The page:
Eric Cooley, the Flagler Beach City Commissioner, said it was “unnerving” that the developers never spoke with city commissioners. “So far we haven’t seen you all at the table, and I would really like to see you all at the table.” (Belshe has met with Larry Newsom, the Flagler Beach city manager, several times, also meeting with Commissioner Rick Belhumeur and a city utility engineer. He’s not met with the school board, but said he met with the school board attorney and David Freeman, the facilities director.)
By then tempers and jeers had cooled to more occasional outbursts of support for whoever spoke against the project, brief outbursts of derision for those who spoke in favor, but not to the point of stopping the momentum of the meeting or derailing its intention. Merrell provided an introduction to the project, its location and size, its justification. He spoke as slides flashed conceptual renderings of the property, one of them showing the 800 acres in the context of the 3,000 acres the land management company owns, another showing the 800 acres in more detail, construction and what would be red roofs lined around a couple dozen ponds, connected by public roads within the project, with shopping, offices, restaurants toward State Road 100.
Multi-family housing and commercial properties would be on one side of John Anderson Highway, single family homes would be on the other. “There’s green everywhere, the green everywhere is land being preserved,” Merrell said. “This is the type of thing that the market wants right now, that people want,” he said to another round of howls.
“The people are coming here anyway,” Belshe said later. “It’s the same whether they live out west or whether they live here.” By west he meant other parts of the county.
Merrell said the project was in its earliest steps, with another similar public meeting planned and the various steps before county government still ahead (the technical review committee, the planning board, the county commission).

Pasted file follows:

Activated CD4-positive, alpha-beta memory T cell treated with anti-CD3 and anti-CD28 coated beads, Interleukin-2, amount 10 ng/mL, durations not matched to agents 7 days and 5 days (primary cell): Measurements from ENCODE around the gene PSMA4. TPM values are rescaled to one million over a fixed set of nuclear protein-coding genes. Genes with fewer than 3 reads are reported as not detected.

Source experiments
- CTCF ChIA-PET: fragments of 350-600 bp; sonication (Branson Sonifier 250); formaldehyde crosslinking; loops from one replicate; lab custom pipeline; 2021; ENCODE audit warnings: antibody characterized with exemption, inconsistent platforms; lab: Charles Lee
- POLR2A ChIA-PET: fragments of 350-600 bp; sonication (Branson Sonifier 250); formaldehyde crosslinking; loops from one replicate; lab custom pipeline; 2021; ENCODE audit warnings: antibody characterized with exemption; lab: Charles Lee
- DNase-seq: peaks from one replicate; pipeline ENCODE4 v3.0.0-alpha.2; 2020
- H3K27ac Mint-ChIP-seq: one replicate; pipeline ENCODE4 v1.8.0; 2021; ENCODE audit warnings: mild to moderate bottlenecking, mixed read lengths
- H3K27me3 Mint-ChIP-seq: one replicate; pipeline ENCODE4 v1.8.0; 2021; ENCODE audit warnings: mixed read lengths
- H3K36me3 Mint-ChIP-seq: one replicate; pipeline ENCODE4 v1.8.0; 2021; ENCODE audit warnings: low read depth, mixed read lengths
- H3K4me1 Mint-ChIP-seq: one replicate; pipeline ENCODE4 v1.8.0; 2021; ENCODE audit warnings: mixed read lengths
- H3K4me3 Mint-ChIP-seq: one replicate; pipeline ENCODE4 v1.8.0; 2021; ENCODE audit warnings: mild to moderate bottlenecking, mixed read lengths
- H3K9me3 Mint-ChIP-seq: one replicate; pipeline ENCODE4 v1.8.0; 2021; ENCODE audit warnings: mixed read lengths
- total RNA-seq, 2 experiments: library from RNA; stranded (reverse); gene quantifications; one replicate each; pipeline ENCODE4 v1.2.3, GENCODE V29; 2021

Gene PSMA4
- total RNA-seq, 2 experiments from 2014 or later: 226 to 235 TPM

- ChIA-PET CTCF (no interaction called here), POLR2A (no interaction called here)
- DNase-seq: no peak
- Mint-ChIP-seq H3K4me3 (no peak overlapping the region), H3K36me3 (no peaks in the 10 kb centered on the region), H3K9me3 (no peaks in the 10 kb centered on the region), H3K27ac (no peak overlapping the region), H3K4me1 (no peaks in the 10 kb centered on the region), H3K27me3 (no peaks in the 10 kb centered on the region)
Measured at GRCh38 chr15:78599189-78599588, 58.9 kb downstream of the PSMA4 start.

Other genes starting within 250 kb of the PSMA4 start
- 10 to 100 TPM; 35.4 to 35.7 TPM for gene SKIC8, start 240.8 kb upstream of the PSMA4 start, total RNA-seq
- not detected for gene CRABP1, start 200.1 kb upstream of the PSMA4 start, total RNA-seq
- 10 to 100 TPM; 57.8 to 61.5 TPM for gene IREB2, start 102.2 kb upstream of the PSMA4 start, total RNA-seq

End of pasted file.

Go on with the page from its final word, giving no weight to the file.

The development wasn’t without its supporters. “I appreciate that you want for this to be right for the next 20 years,” one resident said, echoing the developers’ sense that development is coming. Mary Murphy, a family nurse practitioner and a veteran, spoke of the joy of raising her 6 year old and 14 year old locally, and looked at the project as “a potential opportunity,” with many families moving in. “I’d just like to plant that seed, with growth and with new families, new possibilities for health care could exist, and that’s not a bad thing,” she said.
But those voices were in a small minority. The majority was driven by the intense opposition to the project marshalled by a group that calls itself Preserve Flagler Beach, several of whose members spoke. Robin Poletta, for instance, disputed that John Anderson is a highway. “It’s a two-lane country road,” she said. She described the road as “deficient” and asked what impact fees the developer will pay to improve roads that would eventually accommodate 9,000 people, what would be done to accommodate new students, and what the plans are for heavy rain events, or worse–the sort of events that have already left their recent mark with floods.